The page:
If you’ve been skipping the new Washington Post Sunday puzzles by Evan Birnholz because you prefer to solve in .puz format, you are in luck! Evan’s first eight puzzles are available (For a limited time only! Act now!) via this link. That’s a .zip you can unzip to get the eight puzzle files. And also, the Crossword Fiend “Today’s Puzzles” download page will henceforth be including an Across Lite link for each new Sunday Birnholz puzzle.
Sam Donaldson and Brad Wilber’s New York Times crossword—Amy’s write-up
Long day, short write-up.
Puzzle was zooming along, feeling markedly easier than most Saturday NYTs, till I tried to wrangle the northeast section. DAWN RAID? An ETHAN I don’t know? There’s such a thing as an AUKLET? Oof. It worked out in the long run, but not so breezy.
Favorite fill: MAMA BEAR, SPEED DATING, VISIGOTHS, SATIRIZES, SPIEGEL (aw, I liked their catalog back in the day), CREPEY, SIPPY CUP, WIDE-EYED, VIZSLA.
- 29a. [Things bench players need?], PIANOS. Fake-out sports clue, but hey, I saw right through it.
- 10d. [Shorts popular in the 1920s and ’30s], OUR GANG. Short films. Not short pants! Dammit, I fell for a “shorts” clue again.
- This pair: 47d. [Parenthetical figure, often], LOSS and 49d. [Parenthetical figures?], ARCS.
Worst fill: ALOP. You can try to make it adorable with a clue such as 2d. [Like some rabbit ears], but no. No, no, no. A lop-eared rabbit is one thing, but ALOP is woeful crosswordese. A great many dictionaries don’t include that word at all. Blech.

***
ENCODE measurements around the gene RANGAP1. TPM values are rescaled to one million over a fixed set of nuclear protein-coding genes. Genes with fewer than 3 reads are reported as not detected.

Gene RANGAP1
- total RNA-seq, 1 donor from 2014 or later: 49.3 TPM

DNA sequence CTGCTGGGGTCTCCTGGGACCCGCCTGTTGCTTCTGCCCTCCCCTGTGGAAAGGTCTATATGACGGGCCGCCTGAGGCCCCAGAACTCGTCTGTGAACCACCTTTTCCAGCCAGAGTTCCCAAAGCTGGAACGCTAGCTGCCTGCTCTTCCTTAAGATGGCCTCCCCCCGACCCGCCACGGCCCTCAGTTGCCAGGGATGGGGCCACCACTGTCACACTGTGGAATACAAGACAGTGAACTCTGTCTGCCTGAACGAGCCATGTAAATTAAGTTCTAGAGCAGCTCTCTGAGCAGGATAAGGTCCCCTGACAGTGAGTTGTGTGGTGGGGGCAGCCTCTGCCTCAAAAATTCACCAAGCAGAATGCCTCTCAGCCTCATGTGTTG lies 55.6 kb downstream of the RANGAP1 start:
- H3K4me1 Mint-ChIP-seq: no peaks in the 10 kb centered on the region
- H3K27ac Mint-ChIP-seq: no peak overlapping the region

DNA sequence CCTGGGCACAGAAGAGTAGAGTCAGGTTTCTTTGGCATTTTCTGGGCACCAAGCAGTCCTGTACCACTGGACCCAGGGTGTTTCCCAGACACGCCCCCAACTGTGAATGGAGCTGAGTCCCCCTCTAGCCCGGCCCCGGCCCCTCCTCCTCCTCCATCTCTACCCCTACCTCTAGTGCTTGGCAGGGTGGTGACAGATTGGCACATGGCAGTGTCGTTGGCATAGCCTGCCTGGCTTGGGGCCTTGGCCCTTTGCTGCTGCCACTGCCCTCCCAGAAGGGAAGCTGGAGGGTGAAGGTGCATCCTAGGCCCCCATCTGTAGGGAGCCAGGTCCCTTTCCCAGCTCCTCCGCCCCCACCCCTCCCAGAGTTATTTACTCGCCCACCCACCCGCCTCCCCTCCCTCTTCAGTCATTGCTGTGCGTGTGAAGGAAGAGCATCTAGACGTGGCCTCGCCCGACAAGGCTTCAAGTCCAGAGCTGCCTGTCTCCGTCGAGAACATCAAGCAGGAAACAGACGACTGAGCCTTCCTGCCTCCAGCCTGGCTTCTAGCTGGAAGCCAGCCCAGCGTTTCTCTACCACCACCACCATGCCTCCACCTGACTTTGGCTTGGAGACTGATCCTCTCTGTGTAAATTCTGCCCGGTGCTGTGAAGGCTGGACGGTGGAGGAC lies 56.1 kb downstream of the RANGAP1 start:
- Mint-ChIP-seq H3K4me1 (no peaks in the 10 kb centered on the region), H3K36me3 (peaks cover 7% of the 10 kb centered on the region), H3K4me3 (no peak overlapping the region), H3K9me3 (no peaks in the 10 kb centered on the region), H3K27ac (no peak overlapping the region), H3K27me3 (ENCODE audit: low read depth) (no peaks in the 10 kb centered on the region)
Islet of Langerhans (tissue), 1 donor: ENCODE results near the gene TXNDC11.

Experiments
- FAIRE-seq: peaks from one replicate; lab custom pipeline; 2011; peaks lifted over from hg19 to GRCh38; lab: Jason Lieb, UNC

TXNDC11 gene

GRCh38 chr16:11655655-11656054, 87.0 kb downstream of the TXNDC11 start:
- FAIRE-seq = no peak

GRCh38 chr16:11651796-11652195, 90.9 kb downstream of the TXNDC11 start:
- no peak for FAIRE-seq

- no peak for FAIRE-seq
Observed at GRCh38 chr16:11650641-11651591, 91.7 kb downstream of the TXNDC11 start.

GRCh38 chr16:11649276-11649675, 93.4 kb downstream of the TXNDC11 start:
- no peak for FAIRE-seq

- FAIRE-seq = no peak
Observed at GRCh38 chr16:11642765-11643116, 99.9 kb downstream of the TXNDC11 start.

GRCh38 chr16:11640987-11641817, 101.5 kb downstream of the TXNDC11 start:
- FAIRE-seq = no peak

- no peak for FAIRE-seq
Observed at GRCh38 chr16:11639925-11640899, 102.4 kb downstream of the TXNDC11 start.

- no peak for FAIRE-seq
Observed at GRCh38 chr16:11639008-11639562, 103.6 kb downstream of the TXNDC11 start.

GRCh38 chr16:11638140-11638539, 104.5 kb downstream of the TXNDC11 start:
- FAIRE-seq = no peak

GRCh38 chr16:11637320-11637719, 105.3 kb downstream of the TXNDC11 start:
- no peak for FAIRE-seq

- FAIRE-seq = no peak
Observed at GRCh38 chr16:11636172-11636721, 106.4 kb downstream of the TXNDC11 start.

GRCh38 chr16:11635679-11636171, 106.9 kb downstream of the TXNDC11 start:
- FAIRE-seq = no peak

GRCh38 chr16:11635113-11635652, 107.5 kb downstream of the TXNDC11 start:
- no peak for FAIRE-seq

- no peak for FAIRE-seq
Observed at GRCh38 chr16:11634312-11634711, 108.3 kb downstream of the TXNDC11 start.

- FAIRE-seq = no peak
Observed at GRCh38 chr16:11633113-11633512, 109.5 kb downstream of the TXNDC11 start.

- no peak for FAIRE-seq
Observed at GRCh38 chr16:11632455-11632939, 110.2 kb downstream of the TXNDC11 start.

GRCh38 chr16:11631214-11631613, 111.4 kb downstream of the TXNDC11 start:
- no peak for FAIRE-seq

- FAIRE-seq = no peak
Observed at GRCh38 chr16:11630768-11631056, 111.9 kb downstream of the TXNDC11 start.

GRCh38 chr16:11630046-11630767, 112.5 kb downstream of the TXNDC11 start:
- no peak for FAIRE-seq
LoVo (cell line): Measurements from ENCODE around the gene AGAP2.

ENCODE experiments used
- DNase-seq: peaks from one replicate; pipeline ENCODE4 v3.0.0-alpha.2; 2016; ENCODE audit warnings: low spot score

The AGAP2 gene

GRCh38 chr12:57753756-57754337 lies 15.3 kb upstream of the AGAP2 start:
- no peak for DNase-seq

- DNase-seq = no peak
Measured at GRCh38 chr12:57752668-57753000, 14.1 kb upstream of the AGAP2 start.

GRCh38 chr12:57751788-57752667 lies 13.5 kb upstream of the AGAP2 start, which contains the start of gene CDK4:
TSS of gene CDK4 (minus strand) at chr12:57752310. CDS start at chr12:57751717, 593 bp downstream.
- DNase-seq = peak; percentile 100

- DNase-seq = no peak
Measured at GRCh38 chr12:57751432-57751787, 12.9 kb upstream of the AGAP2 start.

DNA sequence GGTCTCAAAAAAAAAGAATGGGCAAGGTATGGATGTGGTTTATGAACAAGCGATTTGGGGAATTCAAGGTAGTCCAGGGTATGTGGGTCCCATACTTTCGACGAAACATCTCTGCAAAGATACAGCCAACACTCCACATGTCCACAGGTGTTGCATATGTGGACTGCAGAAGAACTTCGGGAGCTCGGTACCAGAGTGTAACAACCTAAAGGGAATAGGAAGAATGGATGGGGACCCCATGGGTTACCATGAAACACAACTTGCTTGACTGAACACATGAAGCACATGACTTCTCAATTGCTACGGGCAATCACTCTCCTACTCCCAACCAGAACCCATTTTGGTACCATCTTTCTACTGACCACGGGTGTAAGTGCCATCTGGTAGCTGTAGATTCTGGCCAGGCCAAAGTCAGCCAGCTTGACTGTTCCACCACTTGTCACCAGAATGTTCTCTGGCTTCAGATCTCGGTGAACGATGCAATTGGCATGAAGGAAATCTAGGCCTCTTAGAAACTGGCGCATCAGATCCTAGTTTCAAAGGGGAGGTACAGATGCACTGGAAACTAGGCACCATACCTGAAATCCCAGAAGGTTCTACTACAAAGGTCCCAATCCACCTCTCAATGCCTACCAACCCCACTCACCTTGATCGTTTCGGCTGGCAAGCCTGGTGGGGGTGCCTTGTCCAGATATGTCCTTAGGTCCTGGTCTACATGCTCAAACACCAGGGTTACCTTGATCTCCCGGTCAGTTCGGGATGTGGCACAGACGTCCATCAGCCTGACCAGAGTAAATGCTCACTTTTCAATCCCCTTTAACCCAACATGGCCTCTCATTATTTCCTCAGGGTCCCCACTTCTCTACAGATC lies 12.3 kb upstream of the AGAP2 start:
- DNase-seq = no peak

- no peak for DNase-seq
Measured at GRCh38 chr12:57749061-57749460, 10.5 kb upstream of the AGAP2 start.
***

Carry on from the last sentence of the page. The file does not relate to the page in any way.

3.9 stars from me.
Doug Peterson & Patti Varol’s LA Times crossword – Derek’s write-up
Another smooth themeless from the LAT team today. About 8 minutes for me. We have a lot of collaboration puzzles this Saturday, with either Doug Peterson or Brad Wilber involved or both of them! Looks like a 72-worder, but with that the fill is flawless. There were a few rough spots for me as I was solving, but nothing a slight pause and a thought wouldn’t cure. I finished right around where the highlighted word in the grid is. Not too familiar with 12D. Have I mentioned how uncultured I am? A solid 4.5 stars for this one.
A few notes:
- 17A [Wet blanket] BUZZKILL – Always good to include a few Zs. Great clue.
- 20A [Robert Southey, notably] LAKE POET – This is where I was stumped. I had LAKE GOER in at first. I’ll have to Google this guy.
- 37A [Mating situation] CHESS TOURNAMENT – I had CHESS at the beginning, so despite the good clue, I wasn’t that stumped.
- 43A [Forward, in Firenze] AVANTI – They used to make Avanti cars in South Bend, IN. I remember touring the factory there years ago on a field trip. They also used to make Studebakers in South Bend.
- 53A [Starbucks order] SOY LATTE – Been enjoying a few vegetarian meals this week. Haven’t tried one of these drinks yet. Maybe soon, though. Still trying to lose 20 pounds!
- 8D [Acted insubordinately] TALKED OUT OF TURN – Nicely done. Good 15-letter entries in this grid!
- 12D [Berlioz opera based on the “Aeneid”] LES TROYENS – The aforementioned opera that is buried in my gray matter somewhere deep.
- 23D [“Good ___”: Alton Brown show] EATS – My wife’s favorite Food Network show. He actually can be quite entertaining!
- 45D [“Tao Te Ching” sage] LAO-TSE – Got stuck here too. I had LAO-TZU. I think they are the same person, just different ways to spell those Chinese characters!
- 56D [Miracle Mets star] AGEE – This would still be hard if his first name, which I believe was Tommie, was in the clue.
Great puzzle. Until Tuesday with my next LAT review.
Lars G. Doubleday’s Newsday crossword, “Saturday Stumper” – Derek’s write-up